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communism and culture

This is a wall of victims in the House of Terror Museum in Budapest, Hungary

A wall of victims in the House of Terror museum in Budapest, Hungary.

In our first meeting in Prague for this JetSet we began to lay a framework for helping the Sending Church begin the process of exegeting a different culture. For the central European region, this exegesis must include attention to the deep, long-lasting scars left from the Communist era. This reality translates into a number of unique issues including a pervasive lack of trust. While cognitively, this is not difficult to comprehend, information is often not enough to grasp the intensity of the issue and the resulting severity of the impact.

To aid in better understanding the events that have shaped the Czech and Hungarian people, we spent a couple hours in the House of Terror in Budapest which recounted some of the horror that came through the Nazi and Soviet occupations. To give insight into some of the unbridled evil that men inflicted on others, we shot a brief interview with some immediate responses from a couple of trip participants.

Many of the stories that came through were difficult for me personally. I may share some of that in the months ahead as it may seem helpful. But in this post in addition to pointing to the video and putting it in context, I will share a portion of the museum’s provided information in the room that chronicled what occurred during this era between the state and the church:

“Both Nazism–promoting racial war–and Communism–advocating class-war–regarded religion as their enemy. Whilst the totalitarian dictatorships persecuted and murdered their victims based on collective criteria, religion looks upon sin and practices forgiveness on the basis of individual responsibility. Both the Nazis and the Communists replaced God with their own leaders, whom they presented as infallible and omniscient. They swore allegiance to their leader, went into battle in his name, and surrounded his person with rituals befitting an idol.”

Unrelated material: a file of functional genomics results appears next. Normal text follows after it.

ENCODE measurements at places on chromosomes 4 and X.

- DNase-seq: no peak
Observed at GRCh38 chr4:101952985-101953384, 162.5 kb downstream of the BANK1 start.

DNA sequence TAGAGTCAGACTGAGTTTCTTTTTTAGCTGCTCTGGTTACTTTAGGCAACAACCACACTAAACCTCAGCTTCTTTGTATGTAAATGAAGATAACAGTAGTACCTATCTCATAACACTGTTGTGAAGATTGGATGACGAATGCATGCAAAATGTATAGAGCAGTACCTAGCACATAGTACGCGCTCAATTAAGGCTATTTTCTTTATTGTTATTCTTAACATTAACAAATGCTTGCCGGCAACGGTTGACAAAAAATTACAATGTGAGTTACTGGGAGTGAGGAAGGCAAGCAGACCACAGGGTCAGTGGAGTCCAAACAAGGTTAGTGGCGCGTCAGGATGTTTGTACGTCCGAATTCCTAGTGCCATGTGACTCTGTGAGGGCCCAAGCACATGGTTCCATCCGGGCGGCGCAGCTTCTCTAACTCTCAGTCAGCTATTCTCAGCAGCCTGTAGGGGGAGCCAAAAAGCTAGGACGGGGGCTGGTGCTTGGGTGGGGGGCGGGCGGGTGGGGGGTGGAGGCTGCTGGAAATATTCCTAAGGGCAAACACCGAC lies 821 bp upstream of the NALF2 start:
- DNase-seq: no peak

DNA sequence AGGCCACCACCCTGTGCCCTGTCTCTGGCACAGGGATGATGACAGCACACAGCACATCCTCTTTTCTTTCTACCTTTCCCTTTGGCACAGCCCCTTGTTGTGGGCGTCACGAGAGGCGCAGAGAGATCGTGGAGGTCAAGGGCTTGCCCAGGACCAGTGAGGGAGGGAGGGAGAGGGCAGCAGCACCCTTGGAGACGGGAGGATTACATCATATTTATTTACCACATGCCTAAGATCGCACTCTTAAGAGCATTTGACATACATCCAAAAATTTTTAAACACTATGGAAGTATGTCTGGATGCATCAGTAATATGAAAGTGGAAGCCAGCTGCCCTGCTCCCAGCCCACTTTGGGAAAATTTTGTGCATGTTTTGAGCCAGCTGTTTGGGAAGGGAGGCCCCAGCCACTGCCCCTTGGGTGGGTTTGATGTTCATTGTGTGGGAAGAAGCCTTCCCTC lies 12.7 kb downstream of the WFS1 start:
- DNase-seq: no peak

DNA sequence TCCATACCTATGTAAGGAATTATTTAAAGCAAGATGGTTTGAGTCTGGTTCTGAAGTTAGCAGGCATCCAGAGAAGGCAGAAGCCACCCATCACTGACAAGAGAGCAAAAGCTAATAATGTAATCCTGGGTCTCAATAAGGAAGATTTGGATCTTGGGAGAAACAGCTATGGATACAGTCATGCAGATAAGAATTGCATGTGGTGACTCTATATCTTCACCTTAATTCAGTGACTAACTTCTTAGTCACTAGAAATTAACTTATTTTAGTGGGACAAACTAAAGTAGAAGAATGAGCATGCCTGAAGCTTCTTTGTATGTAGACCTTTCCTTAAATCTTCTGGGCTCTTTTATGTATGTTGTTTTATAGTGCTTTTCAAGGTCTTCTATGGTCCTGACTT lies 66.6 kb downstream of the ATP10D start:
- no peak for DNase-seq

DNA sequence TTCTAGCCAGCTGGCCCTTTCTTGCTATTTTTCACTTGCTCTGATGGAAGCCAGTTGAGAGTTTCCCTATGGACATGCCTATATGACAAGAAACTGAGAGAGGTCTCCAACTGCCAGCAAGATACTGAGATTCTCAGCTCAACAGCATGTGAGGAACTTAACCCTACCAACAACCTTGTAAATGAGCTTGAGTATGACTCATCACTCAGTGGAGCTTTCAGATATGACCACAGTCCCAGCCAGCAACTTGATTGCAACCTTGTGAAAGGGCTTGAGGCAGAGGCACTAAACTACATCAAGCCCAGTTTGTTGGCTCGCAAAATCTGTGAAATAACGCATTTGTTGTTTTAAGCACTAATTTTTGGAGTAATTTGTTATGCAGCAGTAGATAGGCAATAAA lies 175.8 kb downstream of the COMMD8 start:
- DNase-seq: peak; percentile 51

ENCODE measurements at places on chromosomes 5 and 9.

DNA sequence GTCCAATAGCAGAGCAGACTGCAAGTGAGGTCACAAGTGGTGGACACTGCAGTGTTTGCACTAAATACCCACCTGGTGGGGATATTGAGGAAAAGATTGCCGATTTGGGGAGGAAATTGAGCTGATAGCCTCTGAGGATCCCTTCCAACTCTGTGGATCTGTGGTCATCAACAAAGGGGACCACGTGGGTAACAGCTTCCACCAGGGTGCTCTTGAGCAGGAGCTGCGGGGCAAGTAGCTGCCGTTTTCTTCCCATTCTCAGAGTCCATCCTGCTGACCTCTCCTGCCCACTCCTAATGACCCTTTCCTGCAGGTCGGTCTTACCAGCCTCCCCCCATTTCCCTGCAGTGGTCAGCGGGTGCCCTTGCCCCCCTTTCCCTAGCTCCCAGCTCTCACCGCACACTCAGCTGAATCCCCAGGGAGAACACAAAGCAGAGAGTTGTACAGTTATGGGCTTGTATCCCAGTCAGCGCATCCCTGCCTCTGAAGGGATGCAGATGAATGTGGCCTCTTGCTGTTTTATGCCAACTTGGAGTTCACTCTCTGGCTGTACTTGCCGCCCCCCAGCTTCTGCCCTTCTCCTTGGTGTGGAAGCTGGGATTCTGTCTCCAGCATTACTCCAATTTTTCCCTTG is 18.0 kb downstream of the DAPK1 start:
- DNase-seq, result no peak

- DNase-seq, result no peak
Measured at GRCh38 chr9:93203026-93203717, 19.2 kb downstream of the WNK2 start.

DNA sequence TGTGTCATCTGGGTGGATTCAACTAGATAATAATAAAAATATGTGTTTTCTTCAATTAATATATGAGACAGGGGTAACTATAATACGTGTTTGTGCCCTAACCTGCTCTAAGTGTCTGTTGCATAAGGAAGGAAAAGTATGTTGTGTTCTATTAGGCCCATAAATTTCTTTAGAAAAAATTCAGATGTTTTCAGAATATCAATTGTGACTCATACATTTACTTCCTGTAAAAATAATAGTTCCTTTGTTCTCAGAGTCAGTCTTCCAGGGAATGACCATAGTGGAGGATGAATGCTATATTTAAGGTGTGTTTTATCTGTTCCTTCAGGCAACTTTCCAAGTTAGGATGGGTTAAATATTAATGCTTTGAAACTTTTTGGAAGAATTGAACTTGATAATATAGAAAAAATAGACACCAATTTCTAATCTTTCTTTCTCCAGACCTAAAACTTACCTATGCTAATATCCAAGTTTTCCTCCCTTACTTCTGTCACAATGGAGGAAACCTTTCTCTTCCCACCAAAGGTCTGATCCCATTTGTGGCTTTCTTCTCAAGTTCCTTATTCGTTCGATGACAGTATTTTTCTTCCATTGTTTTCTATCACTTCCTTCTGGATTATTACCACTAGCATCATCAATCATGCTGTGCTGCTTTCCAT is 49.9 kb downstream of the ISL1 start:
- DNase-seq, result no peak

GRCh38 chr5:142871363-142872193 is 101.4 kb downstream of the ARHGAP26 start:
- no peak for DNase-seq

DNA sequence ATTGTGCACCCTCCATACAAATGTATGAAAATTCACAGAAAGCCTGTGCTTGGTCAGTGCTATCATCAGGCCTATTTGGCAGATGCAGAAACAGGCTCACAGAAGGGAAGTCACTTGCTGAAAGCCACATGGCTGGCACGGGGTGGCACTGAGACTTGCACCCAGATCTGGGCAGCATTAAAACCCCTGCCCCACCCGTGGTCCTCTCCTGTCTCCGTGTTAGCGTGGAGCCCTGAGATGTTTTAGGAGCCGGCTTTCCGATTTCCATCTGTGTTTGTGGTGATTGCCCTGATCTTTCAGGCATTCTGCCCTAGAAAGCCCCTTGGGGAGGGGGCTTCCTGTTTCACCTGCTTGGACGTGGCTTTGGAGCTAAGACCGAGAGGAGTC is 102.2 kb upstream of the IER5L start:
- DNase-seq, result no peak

The church in Hungary was squelched during the Communist era. Several of her leaders sought to carry on to be a people of forgiveness and justice but the persecution and purges proved to take out many of the leaders. With the state so concerned about the power of this humility and others-focus that is to be characteristic of those identified with the name of Christ, the church’s response remains an example for us today. Even a post-Christian world will take notice and have to determine what to do with a church that will seek to be revolutionaries willing to return good for when evil is meted out by others and to be a voice and advocate for those that are without.

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Categories : case study, missiology

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